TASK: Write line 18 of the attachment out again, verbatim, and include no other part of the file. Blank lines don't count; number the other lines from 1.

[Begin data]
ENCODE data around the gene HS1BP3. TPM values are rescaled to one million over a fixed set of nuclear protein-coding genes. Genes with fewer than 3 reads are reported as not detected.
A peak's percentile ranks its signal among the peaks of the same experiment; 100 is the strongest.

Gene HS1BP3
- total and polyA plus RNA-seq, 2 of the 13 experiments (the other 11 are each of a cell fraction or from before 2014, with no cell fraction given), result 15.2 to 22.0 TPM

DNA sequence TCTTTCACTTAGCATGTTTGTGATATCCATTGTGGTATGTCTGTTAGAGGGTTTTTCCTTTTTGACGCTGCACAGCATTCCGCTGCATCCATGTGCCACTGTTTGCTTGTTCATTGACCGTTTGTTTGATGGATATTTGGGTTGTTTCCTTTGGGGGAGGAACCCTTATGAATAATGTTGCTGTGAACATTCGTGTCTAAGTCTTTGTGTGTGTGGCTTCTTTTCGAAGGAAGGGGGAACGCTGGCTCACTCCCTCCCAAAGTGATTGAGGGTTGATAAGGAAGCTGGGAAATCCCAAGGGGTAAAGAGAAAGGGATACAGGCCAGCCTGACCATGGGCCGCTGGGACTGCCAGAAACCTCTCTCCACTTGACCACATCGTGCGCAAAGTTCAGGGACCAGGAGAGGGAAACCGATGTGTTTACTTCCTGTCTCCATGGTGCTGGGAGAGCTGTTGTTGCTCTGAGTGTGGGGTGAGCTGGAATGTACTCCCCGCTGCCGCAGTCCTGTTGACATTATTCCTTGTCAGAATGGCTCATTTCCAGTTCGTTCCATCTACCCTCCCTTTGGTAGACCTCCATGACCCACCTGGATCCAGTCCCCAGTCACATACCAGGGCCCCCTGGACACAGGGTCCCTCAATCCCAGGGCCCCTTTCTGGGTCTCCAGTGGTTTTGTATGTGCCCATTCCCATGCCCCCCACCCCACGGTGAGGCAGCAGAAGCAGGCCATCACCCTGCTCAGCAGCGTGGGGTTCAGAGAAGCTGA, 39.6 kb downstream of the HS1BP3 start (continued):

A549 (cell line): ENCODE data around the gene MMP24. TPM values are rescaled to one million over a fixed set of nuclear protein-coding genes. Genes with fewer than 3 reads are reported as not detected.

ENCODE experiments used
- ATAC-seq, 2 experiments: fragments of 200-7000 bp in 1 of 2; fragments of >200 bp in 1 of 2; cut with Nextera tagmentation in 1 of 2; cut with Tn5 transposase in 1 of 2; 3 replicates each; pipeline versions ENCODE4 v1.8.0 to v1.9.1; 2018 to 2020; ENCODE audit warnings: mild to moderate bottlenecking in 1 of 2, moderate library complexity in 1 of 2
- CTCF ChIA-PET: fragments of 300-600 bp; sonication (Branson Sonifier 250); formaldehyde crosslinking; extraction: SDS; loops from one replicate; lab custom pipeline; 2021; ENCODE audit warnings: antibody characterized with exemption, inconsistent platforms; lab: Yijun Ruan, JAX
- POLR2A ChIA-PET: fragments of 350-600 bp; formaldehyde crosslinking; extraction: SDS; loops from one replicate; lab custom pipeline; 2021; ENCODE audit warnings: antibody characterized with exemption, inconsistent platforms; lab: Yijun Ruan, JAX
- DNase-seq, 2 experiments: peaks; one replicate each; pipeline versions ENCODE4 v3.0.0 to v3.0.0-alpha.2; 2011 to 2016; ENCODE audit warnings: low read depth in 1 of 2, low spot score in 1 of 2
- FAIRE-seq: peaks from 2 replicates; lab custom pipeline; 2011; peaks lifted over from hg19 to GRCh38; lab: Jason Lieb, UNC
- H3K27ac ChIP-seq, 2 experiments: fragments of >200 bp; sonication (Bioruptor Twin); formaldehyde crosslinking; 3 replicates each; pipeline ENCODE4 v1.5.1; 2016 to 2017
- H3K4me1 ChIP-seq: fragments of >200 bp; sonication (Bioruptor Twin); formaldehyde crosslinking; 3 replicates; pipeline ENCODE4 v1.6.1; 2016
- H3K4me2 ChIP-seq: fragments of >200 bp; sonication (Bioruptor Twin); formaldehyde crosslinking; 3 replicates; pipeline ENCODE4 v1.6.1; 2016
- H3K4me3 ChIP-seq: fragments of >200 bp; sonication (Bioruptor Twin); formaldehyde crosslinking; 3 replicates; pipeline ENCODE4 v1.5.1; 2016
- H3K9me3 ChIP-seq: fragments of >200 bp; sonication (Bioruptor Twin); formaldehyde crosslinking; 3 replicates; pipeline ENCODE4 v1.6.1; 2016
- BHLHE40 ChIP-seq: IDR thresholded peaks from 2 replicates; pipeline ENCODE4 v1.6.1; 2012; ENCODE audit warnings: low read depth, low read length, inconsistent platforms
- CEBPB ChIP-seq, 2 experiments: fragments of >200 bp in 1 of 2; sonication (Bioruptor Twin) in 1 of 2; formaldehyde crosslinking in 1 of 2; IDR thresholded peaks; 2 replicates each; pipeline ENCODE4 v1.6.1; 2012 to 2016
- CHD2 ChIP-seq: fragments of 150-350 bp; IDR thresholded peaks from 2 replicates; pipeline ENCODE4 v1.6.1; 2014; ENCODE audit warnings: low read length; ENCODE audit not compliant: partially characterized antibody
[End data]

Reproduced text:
- BHLHE40 ChIP-seq: IDR thresholded peaks from 2 replicates; pipeline ENCODE4 v1.6.1; 2012; ENCODE audit warnings: low read depth, low read length, inconsistent platforms